Melanie L. Campbell is passionate about issues that impact women, immigrants, youth and the African-American community. She has worked for several years in various leadership roles integral to her mission to improve the quality of life for the aforementioned groups, and for all Americans in general.
Campbell, who is currently the President and CEO of the National Coalition on Black Civic Participation, has a reputation for being able to bring people from diverse backgrounds together for the advancement of all people. She is a former Director of the Atlanta Mayor’s Office of Youth Services, has consulted independent businesses like, the Atlanta Business League, Southern Christian Leadership Conference, Atlanta University Center and more.
Campbell has extensive knowledge of civil rights, voting rights, women’s rights, election reform, Census Count, youth leadership development, non-profit management and cross-cultural coalition building. Much of her expertise was honed under the mentorship of icons like Rev. Jesse Jackson and Dr. Dorothy Height.
GET INVOLVED: Melanie L. Campbell is involved with a lot of causes through the National Coalition of Black Civic Participation. Interested parties can donate, volunteer or attend events to get a better idea of what area of interest speaks to their passion. Visit Ncbcp.org for details.
See The Rest Of The List! NEXT: Healthcare Crusaders
50 Dynamic Black Women In History You Should Know
1. Vice President Kamala HarrisSource:Getty 1 of 51
2. Pearl CleageSource:Getty 2 of 51
3. Robin KellySource:Getty 3 of 51
4. Toni Morrison (1931 – 2019)Source:Getty 4 of 51
5. Zora Neale HurstonSource:Getty 5 of 51
6. ZaneSource:Dia Dipasupil/Getty Images 6 of 51
7. Unita Blackwell (1933 – 2019)Source:Jack Mitchell/Getty Images 7 of 51
8. Rebecca WalkerSource:Bettmann/Getty Images 8 of 51
9. Wilma Rudolph (1940 – 1994)Source:Bettmann/Getty Images 9 of 51
10. Sonia SanchezSource:Jack Mitchell/Getty Images 10 of 51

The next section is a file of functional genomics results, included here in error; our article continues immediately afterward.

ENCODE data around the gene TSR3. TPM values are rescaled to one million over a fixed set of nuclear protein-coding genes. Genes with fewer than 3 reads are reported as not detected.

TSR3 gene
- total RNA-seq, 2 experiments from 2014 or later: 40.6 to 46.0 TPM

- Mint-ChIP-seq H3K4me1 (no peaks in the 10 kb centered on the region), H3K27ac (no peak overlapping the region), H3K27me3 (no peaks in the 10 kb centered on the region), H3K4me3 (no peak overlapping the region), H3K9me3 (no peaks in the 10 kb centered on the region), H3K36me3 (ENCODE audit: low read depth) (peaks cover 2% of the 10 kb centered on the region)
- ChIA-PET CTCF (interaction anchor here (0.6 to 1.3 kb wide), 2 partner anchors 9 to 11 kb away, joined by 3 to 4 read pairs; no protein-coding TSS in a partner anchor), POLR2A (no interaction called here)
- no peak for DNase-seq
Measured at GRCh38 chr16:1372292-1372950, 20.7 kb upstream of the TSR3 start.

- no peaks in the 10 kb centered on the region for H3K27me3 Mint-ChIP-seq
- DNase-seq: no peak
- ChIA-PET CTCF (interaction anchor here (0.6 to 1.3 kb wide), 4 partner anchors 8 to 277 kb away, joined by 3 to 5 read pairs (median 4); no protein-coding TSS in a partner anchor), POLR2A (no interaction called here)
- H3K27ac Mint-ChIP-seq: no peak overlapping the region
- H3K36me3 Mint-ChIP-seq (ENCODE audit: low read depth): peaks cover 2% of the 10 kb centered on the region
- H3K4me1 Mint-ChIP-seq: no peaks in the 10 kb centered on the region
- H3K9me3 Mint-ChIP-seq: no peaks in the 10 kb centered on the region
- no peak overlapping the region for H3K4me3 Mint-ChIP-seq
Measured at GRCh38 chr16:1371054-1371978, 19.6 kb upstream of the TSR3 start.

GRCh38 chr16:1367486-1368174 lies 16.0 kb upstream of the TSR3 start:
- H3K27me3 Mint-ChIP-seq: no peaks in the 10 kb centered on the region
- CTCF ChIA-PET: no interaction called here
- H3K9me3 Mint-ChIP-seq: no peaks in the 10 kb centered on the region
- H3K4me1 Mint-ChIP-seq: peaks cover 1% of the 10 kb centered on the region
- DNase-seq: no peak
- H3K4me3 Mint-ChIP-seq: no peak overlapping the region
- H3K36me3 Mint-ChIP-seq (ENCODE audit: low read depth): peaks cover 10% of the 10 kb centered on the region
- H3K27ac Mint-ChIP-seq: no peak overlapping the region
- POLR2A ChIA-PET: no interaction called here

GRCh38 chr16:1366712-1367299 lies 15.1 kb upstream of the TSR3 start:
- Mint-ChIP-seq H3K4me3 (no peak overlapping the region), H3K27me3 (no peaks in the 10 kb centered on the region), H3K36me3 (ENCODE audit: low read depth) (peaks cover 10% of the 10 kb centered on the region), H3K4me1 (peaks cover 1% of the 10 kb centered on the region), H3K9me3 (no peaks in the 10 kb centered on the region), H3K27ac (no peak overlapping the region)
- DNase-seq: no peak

11. Terry McMillanSource:Frank Trapper/Corbis via Getty Images 11 of 51
12. Terri SewellSource:Cheriss May/NurPhoto via Getty Images 12 of 51
13. Suzan Lori-ParksSource:Matthew Eisman/Getty Images 13 of 51
14. Susan RiceSource:Saul Loeb/AFP/Getty Images 14 of 51
15. Sojourner Truth (1797 – 1883)Source:Photo12/UIG via Getty Images 15 of 51
16. Shirley Chisholm (1924 - 2005)Source:Leif Skoogfors/CORBIS/Corbis via Getty Images 16 of 51
17. Ruth SimmonsSource:Pradeep Gaur/Mint via Getty Images 17 of 51
18. Rosa Parks (1913 – 2005)Source:U S News & World Report Collection/Warren K Leffler/PhotoQuest/Getty Images 18 of 51
19. Phillis Wheatley (1753 – 1784)Source:GraphicaArtis/Getty Images 19 of 51
20. Octavia Butler (1947 – 2006)Source:Malcolm Ali/WireImage via Getty Images 20 of 51
21. Ntozake Shange (1948 – 2018)Source:Ilir Bajraktari/Patrick McMullan via Getty Images) 21 of 51
22. Nikki GiovanniSource:Kris Connor/Getty Images 22 of 51
23. Michelle ObamaSource:Marla Aufmuth/Getty Images 23 of 51
24. Michaëlle JeanSource:Eric Feferberg/AFP/Getty Images 24 of 51
25. Maya Angelou (1928 – 2014)Source:Axel Koester/Corbis via Getty Images 25 of 51
26. Mary McLeod Bethune (1875 – 1955)Source:Universal History Archive/UIG via Getty Images 26 of 51
27. Mary Church Terrell (1863 – 1954)Source:Corbis/Getty Images 27 of 51
28. Lorraine Hansberry (1930 – 1965)Source:David Attie/Getty Images 28 of 51
29. Karen BassSource:Maury Phillips/Getty Images 29 of 51
30. Ida B. Wells (1862 – 1931)Source:Chicago History Museum/Getty Images 30 of 51
31. Harriet Tubman (1822 – 1913)Source:Photo 12/UIG via Getty Image 31 of 51
32. Gloria Naylor (1950 – 2016)Source:Getty 32 of 51
33. Ellen Johnson-SirleafSource:Issouf Sanogo/AFP/Getty Images 33 of 51
34. Dr. Dorothy Height (1912 – 2010)Source:Bettmann/Corbis/Getty Images 34 of 51
35. Rep. Donna EdwardsSource:Getty 35 of 51
36. Gwendolyn Elizabeth Brooks (1917 – 2000)Source:Bettmann/Getty Images 36 of 51
37. Fannie Lou Hamer (1917 – 1977)Source:Warren K Leffler/PhotoQuest/Getty Images 37 of 51
38. Dame Eugenia Charles (1919 – 2005)Source:PASCAL DELLA ZUANA/Sygma via Getty Images 38 of 51
39. Cynthia McKinneySource:Tim Grant/WireImage via Getty Images 39 of 51
40. Coretta Scott King (1927 – 2006)Source:Ed Jenner/The Boston Globe via Getty Images 40 of 51
41. Condoleezza RiceSource:Lorenzo Bevilaqua/ABC via Getty Images 41 of 51
42. Chimamanda Ngozi AdichieSource:Jack Taylor/Getty Images 42 of 51
43. Madame C.J. Walker (1867 – 1919)Source:Michael Ochs Archives/Getty Images 43 of 51
44. Cathy HughesSource:Pat Candido/NY Daily News Archive via Getty Images 44 of 51
45. Bessie A. Buchanan (1902 – 1980)Source:Pat Candido/NY Daily News Archive via Getty Images 45 of 51
46. bell hooksSource:Anthony Barboza/Getty Images 46 of 51
47. Bebe Moore Campbell (1950 – 2006)Source:Ron Galella, Ltd./WireImage via Getty Images 47 of 51
48. Barbara Smith (1949 – 2020)Source:Brian Ach/WireImage via Getty Images 48 of 51
49. Ayanna PressleySource:Matthew J. Lee/The Boston Globe via Getty Images 49 of 51
50. Audre Lorde (1934 – 1992)Source:Jack Mitchell/Getty Images 50 of 51
51. Angela DavisSource:Jemal Countess/Getty Images 51 of 51
25 Women To Know: Crusaders & Changers With Causes was originally published on hellobeautiful.com